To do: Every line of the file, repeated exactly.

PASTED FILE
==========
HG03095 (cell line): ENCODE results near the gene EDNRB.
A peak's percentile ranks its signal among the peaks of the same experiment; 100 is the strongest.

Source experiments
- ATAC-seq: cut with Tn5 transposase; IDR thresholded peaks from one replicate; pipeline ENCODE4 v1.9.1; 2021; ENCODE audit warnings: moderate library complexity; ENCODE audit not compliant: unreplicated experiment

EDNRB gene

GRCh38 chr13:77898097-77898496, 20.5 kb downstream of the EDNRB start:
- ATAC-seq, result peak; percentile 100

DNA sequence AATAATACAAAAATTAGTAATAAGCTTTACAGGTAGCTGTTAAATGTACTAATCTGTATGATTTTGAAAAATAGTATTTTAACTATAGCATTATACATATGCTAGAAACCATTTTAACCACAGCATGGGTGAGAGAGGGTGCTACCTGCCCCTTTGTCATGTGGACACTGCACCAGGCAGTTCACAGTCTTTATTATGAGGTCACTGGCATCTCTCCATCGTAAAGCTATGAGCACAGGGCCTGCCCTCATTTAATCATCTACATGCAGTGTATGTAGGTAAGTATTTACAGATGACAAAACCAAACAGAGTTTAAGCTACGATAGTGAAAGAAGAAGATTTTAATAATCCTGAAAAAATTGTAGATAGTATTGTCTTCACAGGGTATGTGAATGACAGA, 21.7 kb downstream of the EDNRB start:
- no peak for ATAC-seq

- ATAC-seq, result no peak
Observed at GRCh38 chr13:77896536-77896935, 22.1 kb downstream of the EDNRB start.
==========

HG03095 (cell line): ENCODE results near the gene EDNRB.
A peak's percentile ranks its signal among the peaks of the same experiment; 100 is the strongest.

Source experiments
- ATAC-seq: cut with Tn5 transposase; IDR thresholded peaks from one replicate; pipeline ENCODE4 v1.9.1; 2021; ENCODE audit warnings: moderate library complexity; ENCODE audit not compliant: unreplicated experiment

EDNRB gene

GRCh38 chr13:77898097-77898496, 20.5 kb downstream of the EDNRB start:
- ATAC-seq, result peak; percentile 100

DNA sequence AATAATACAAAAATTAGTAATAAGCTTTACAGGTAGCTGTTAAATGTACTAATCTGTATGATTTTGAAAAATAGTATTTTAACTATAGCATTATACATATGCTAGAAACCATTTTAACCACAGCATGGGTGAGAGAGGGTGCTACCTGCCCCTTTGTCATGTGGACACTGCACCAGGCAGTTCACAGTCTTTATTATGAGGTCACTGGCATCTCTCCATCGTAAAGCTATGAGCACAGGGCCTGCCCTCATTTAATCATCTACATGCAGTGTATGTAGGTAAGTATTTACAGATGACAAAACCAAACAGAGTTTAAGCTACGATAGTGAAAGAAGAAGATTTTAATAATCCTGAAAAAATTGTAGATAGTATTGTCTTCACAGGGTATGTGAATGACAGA, 21.7 kb downstream of the EDNRB start:
- no peak for ATAC-seq

- ATAC-seq, result no peak
Observed at GRCh38 chr13:77896536-77896935, 22.1 kb downstream of the EDNRB start.